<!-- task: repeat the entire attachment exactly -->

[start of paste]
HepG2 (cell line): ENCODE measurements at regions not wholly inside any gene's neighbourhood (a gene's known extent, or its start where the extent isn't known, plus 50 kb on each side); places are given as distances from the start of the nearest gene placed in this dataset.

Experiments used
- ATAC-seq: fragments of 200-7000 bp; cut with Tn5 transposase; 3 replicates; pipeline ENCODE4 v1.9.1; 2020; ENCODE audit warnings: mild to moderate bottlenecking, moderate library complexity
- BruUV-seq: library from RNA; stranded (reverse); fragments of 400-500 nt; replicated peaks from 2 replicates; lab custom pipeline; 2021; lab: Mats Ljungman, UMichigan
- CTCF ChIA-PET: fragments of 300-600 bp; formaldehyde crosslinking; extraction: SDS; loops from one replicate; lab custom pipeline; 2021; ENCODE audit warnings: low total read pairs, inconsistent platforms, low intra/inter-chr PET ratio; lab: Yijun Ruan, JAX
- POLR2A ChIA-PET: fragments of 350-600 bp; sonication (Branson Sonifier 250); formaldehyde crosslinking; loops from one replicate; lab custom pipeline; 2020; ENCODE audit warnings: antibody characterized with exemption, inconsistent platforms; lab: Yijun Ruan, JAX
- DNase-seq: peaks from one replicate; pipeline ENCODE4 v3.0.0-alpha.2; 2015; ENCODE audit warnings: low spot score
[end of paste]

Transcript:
HepG2 (cell line): ENCODE measurements at regions not wholly inside any gene's neighbourhood (a gene's known extent, or its start where the extent isn't known, plus 50 kb on each side); places are given as distances from the start of the nearest gene placed in this dataset.

Experiments used
- ATAC-seq: fragments of 200-7000 bp; cut with Tn5 transposase; 3 replicates; pipeline ENCODE4 v1.9.1; 2020; ENCODE audit warnings: mild to moderate bottlenecking, moderate library complexity
- BruUV-seq: library from RNA; stranded (reverse); fragments of 400-500 nt; replicated peaks from 2 replicates; lab custom pipeline; 2021; lab: Mats Ljungman, UMichigan
- CTCF ChIA-PET: fragments of 300-600 bp; formaldehyde crosslinking; extraction: SDS; loops from one replicate; lab custom pipeline; 2021; ENCODE audit warnings: low total read pairs, inconsistent platforms, low intra/inter-chr PET ratio; lab: Yijun Ruan, JAX
- POLR2A ChIA-PET: fragments of 350-600 bp; sonication (Branson Sonifier 250); formaldehyde crosslinking; loops from one replicate; lab custom pipeline; 2020; ENCODE audit warnings: antibody characterized with exemption, inconsistent platforms; lab: Yijun Ruan, JAX
- DNase-seq: peaks from one replicate; pipeline ENCODE4 v3.0.0-alpha.2; 2015; ENCODE audit warnings: low spot score